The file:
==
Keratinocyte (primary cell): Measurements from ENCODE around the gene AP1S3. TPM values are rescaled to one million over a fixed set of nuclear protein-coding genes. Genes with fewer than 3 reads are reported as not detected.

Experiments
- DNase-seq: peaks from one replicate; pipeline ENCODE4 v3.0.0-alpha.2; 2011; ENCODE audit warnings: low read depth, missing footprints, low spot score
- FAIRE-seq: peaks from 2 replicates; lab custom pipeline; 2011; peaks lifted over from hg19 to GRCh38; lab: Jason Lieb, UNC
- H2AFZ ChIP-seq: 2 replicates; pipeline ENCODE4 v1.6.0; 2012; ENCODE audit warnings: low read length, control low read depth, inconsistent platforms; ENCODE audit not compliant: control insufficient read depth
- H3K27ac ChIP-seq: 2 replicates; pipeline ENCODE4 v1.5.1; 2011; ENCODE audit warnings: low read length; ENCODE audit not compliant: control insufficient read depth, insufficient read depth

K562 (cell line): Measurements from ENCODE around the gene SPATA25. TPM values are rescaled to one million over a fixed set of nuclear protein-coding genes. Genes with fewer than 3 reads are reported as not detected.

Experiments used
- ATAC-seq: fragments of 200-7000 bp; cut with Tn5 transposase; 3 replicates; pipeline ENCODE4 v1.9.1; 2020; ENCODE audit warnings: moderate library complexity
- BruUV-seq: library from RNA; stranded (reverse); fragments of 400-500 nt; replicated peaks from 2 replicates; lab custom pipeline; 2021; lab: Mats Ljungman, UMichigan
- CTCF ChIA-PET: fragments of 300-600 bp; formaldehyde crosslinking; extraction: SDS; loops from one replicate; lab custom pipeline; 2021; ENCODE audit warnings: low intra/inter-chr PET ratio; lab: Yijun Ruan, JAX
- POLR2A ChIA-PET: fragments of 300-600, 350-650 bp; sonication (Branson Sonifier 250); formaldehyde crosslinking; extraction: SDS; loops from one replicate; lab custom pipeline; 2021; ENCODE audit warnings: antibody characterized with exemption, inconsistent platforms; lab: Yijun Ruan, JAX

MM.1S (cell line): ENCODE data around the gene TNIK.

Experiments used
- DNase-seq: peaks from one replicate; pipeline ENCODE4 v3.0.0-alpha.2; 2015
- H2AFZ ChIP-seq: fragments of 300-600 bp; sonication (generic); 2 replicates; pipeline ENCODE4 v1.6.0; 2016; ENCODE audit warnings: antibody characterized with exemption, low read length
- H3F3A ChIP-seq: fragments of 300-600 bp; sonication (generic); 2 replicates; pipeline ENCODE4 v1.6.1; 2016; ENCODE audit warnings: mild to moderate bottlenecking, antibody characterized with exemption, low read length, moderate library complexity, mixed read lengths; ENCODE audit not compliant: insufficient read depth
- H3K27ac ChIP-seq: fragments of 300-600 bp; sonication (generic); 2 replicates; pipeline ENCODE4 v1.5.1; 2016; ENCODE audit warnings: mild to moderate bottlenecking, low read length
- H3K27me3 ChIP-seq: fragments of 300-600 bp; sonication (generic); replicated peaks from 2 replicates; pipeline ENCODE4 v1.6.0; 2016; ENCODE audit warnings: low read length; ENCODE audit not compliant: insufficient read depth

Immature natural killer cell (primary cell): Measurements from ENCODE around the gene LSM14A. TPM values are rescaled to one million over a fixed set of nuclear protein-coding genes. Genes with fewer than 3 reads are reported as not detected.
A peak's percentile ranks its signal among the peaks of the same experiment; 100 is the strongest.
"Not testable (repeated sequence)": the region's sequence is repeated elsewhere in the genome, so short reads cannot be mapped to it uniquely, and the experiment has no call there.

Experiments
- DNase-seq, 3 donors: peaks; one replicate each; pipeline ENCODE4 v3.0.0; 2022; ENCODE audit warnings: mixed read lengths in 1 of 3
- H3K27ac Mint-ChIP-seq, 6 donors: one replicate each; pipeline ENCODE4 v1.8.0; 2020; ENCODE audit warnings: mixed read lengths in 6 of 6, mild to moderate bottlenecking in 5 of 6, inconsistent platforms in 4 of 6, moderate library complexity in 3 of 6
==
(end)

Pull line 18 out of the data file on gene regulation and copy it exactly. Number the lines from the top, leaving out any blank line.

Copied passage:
- H3K27ac ChIP-seq: fragments of 300-600 bp; sonication (generic); 2 replicates; pipeline ENCODE4 v1.5.1; 2016; ENCODE audit warnings: mild to moderate bottlenecking, low read length